One of the first steps toward improving your land is to understand the importance of soil health and the ways to improve it. After that, take inventory of your land and its resources and connect with a conservation specialist because together you'll choose the best set of uses and management practices for your land.
Maintaining healthy soils can reduce a farmer’s production costs and improve profits while also helping the land sequester more carbon, increase water infiltration and improve wildlife and pollinator habitat. Learn about the importance of soil health and the variety of farm practices that can help improve the soil. A few key principles of soil health include:
- Use diverse species to increase diversity in the soil.
- Manage soils more by disturbing them less.
- Keep plants growing throughout the year to feed the soil.
- Keep the soil covered as much as possible.
For more information see the resources below:
- Your Land, Your Soil, Your Investment, Your Family
- Principles for High Functioning Soils
- Applying Soil Health Management Systems to Reduce Climate and Weather Risks in the Northwest
- Farmer Case Studies on Soil Health
Taking stock of your land’s agricultural use and farm infrastructure is an important step in developing meaningful conservation goals. Use a land inventory checklist to assess what is happening on your farm now and document your positive assets and any issue concerns. Maybe you’ve noticed new soil erosion areas or that a part of your farm might be suitable for wildlife habitat. Note both the positive and negative features of your land and bring the list to your meeting with a conservation specialist (see Develop Your Plan below).
Once you have a better understanding of your land’s resources and concerns, then write down your vision and goals. Use the Goal Setting Worksheet below to help you collect your thoughts and begin to formulate a plan for your land. The worksheet also serves as a useful tool to start the conversation about conservation with your family, farmer tenants, and conservation agency staff.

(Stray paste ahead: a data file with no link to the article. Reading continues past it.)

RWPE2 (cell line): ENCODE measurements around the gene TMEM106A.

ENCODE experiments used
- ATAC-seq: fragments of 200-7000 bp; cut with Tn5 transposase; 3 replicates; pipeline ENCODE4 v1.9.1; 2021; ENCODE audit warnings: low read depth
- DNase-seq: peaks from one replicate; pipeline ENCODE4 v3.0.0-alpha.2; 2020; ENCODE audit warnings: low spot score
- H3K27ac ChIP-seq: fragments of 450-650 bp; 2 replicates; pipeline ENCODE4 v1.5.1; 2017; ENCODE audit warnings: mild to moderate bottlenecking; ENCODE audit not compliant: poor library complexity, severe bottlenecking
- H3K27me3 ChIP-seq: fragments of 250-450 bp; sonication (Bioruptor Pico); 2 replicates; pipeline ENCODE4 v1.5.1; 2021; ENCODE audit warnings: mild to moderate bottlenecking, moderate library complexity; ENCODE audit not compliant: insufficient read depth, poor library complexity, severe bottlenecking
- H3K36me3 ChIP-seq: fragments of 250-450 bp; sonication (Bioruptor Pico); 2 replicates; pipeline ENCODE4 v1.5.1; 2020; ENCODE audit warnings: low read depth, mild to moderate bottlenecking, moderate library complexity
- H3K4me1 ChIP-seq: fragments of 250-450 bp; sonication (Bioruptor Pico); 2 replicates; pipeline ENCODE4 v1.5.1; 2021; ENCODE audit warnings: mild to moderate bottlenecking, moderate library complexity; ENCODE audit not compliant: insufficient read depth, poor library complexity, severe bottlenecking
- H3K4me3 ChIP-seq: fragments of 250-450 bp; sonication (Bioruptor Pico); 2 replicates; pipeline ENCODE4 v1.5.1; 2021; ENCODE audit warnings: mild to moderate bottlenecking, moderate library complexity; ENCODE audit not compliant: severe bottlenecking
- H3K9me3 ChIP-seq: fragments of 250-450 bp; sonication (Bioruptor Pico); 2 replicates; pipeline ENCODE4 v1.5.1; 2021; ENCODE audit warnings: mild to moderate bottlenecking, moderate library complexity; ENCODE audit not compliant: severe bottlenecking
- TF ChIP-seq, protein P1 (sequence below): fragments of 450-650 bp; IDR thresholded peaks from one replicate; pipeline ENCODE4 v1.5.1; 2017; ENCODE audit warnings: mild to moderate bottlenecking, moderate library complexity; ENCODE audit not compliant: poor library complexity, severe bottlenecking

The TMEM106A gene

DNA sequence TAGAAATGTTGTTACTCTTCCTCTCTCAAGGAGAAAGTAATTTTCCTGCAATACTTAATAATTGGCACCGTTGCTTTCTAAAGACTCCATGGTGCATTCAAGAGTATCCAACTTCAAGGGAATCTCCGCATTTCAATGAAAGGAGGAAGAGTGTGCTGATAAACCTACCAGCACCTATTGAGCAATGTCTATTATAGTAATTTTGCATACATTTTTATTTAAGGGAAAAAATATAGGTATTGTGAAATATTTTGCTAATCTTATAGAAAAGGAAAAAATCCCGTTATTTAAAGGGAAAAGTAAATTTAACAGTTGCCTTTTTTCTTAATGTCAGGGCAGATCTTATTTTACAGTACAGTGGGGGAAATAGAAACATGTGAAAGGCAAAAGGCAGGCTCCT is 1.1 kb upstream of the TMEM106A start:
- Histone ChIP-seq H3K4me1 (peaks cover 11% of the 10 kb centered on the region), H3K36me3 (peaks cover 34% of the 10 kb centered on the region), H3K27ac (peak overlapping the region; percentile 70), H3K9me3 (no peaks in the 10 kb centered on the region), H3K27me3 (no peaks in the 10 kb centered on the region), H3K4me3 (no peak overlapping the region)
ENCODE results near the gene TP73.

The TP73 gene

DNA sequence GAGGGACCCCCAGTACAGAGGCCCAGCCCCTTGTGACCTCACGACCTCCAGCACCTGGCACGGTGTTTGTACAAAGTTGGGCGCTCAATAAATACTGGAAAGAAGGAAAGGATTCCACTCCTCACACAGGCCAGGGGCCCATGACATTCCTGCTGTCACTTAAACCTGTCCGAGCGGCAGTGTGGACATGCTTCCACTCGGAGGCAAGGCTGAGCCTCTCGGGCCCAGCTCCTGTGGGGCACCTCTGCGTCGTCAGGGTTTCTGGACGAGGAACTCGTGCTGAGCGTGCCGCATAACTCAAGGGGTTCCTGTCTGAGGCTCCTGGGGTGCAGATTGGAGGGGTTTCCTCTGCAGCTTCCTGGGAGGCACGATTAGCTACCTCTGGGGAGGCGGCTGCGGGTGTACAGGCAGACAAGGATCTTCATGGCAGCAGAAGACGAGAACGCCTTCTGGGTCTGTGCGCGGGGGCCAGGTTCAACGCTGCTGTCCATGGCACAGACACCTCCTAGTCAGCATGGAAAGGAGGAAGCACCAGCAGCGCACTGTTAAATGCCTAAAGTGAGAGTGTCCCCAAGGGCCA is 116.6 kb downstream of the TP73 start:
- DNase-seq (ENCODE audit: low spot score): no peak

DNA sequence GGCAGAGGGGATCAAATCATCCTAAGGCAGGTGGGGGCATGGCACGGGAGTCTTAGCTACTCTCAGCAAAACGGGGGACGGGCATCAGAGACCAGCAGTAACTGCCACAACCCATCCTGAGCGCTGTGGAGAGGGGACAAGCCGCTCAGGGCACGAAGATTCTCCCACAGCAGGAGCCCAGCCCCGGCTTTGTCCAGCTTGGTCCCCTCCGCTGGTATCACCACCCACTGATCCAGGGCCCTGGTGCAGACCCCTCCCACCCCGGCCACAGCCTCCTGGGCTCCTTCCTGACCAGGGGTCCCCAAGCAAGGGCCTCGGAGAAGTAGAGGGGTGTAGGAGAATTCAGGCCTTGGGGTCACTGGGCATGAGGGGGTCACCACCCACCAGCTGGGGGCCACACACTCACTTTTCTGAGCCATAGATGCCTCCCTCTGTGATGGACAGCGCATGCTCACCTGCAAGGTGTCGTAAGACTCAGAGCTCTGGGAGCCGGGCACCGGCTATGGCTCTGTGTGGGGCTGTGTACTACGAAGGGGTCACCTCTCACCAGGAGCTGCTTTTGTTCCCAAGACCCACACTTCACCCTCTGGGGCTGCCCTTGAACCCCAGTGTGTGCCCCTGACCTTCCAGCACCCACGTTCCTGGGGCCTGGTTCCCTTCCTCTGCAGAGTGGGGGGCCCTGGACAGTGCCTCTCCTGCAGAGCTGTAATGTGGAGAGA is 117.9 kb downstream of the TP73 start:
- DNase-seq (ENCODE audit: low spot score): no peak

A conservation plan is a tool designed to help farmers and ranchers manage the natural resources on their farm. Reach out to a conservation specialist who will meet with you to discuss your goals for your land and help you create a plan to address natural resource conditions. The options you choose, which can range from practices to support pollinator and wildlife habitats to crop rotations and water control structures, and the time-line for their implementation become the plan.
- Overview of Conservation Planning
- Conservation Planning Guide, National Conservation Planning Partnership
- Sample Cropland Conservation Plan and Soils Map
- Sample Conservation Plan
Staff at conservation agencies can help you create and implement your conservation plan.
USDA Farm Service Agency
A good place to start is your local Farm Service Agency office. To enroll your land in any federal conservation program, you first need to find out if your land has a "farm number", or if not get a farm number through the Farm Service Agency. Visit the Farm Service Agency Directory to find an office near you.
USDA Natural Resources Conservation Service
NRCS conservationists offer direct, personal assistance including help developing and implementing conservation plans. Find a USDA Service Center near you.
Conservation District staff can give you maps and help you evaluate soils and develop conservation plans. Visit the Conservation District Directory to find an office near you.
The Cooperative Extension System can test soil samples and assist with writing an agricultural lease, and they are knowledgeable about local agriculture. Find a Cooperative Extension office near you.